I just recently attended Mobile World Congress (attended by 100 000 people this year) where I am happy to say we released an important report for accelerating digital health: “Digital Health: A call for Government Leadership and Cooperation between ICT and Health”.
I was involved in this work from its inception all the way to contributing this fall to its writing and I am feeling very grateful to the Novartis Foundation and also Nokia for having co-chaired and supported what turned out to be a major collaborative effort with key actors and policymakers of the global digital health ecosystem. One of the reasons I believe this report will have an impact is that it is being released by the Broadband Commission for Sustainable Development which is a highly influential body established in 2010 comprised of more than 50 leaders from across a range of government and industry sectors.
In brief, as the cycle of digital health evolves, there is a growing realization of the fundamental role governments have to play in advancing the use of technology for health. Fragmentation, data interoperability and lack of appropriate legislation and laws are still prevalent, and many of these challenges will not be overcome without stronger government leadership and improved cooperation and coordination between health and ICT authorities (typically ministries of Communication and eGovernment agencies). To give you a striking example of what we mean by fragmentation; there are eleven different mobile health initiatives for maternal and child health funded by different institutions in Mali. Most of these institutions use their own tools and systems which are not interoperable with the current systems used by the national eHealth agency.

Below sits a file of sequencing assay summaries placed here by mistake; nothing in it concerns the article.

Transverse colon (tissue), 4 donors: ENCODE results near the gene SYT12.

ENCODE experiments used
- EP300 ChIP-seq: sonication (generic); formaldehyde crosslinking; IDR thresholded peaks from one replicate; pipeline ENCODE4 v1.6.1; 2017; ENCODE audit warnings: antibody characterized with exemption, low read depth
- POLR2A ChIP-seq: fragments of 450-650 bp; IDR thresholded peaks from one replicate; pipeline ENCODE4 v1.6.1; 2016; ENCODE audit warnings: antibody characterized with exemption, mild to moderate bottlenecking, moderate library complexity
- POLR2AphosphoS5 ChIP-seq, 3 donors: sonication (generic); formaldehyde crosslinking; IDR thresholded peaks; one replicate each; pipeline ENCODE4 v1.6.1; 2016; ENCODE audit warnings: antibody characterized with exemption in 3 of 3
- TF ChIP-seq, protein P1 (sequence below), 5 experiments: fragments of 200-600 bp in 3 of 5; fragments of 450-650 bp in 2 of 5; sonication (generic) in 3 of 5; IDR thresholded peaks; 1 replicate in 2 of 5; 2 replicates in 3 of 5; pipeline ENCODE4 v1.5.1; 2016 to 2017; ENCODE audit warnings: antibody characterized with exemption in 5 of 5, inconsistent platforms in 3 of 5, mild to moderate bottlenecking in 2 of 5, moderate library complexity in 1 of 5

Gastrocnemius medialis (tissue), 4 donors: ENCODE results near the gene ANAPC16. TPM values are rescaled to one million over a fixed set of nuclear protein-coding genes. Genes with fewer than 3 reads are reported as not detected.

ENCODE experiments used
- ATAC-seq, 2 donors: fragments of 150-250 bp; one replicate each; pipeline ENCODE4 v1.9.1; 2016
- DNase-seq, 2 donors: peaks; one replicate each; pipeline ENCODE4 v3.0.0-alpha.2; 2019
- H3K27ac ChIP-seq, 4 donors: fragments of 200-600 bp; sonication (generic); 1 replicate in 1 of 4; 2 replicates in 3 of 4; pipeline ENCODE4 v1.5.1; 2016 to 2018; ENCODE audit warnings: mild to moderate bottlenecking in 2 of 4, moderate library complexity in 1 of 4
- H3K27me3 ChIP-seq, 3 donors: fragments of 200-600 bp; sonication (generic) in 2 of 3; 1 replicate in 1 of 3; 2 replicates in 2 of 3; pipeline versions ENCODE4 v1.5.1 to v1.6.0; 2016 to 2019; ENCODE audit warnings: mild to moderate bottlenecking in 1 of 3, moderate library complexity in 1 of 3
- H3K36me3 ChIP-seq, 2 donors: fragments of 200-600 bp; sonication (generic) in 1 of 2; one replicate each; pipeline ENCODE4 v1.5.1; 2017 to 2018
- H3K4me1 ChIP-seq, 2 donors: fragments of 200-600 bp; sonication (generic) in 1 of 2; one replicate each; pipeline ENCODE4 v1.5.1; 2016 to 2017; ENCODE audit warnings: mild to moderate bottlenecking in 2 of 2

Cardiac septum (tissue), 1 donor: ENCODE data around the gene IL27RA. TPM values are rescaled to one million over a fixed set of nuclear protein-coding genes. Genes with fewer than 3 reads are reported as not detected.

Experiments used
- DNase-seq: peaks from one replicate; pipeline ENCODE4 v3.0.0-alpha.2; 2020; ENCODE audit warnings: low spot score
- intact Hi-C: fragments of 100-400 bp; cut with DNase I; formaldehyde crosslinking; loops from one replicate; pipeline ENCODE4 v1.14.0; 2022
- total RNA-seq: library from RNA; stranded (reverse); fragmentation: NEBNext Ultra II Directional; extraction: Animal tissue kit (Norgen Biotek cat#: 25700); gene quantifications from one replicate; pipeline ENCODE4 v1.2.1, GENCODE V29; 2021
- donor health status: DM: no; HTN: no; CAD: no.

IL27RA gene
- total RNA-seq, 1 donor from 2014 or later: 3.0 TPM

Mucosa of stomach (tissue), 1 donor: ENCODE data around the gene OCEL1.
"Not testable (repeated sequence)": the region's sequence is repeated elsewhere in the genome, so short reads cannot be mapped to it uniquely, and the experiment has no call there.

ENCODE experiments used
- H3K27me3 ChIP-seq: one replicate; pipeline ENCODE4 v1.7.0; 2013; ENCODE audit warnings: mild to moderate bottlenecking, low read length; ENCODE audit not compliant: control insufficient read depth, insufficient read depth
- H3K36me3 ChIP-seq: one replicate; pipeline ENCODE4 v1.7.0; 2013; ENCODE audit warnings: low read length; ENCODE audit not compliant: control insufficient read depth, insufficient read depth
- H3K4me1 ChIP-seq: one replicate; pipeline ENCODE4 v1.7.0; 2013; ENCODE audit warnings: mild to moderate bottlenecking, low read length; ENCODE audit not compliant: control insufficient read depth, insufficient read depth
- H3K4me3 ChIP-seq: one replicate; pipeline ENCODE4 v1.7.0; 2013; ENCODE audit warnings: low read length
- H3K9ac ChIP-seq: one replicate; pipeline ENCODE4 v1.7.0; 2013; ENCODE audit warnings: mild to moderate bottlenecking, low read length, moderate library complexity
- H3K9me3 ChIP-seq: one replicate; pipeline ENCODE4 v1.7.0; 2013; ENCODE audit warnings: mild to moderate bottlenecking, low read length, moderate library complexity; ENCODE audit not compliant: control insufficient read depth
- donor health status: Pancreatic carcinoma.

For anyone interested in scaling digital health, I therefore highly recommend the read of this report: “Digital Health: A call for Government Leadership and Cooperation between ICT and Health”. Beyond its key recommendations, the report developed case studies in 8 countries that managed to effectively advance the digital health agenda. Those countries are: Canada, Estonia, Malaysia, Mali, Nigeria, Norway, the Philippines and Rwanda. They all provide key insights and lessons which other countries can leverage from. Although not many countries have yet analyzed the impact of digital health on their systems, it is notable for other governments to see that Canada recently estimated that their investments in digital health generated savings of $15 billion since 2007. ITU and WHO established a very comprehensive National eHealth Strategy Toolkit back in 2012 which many governments have already used around the world. Let’s hope this report will do both: motivate countries that have not yet developed such strategies, and support those countries that already developed their strategies and are moving towards the complex task of implementation.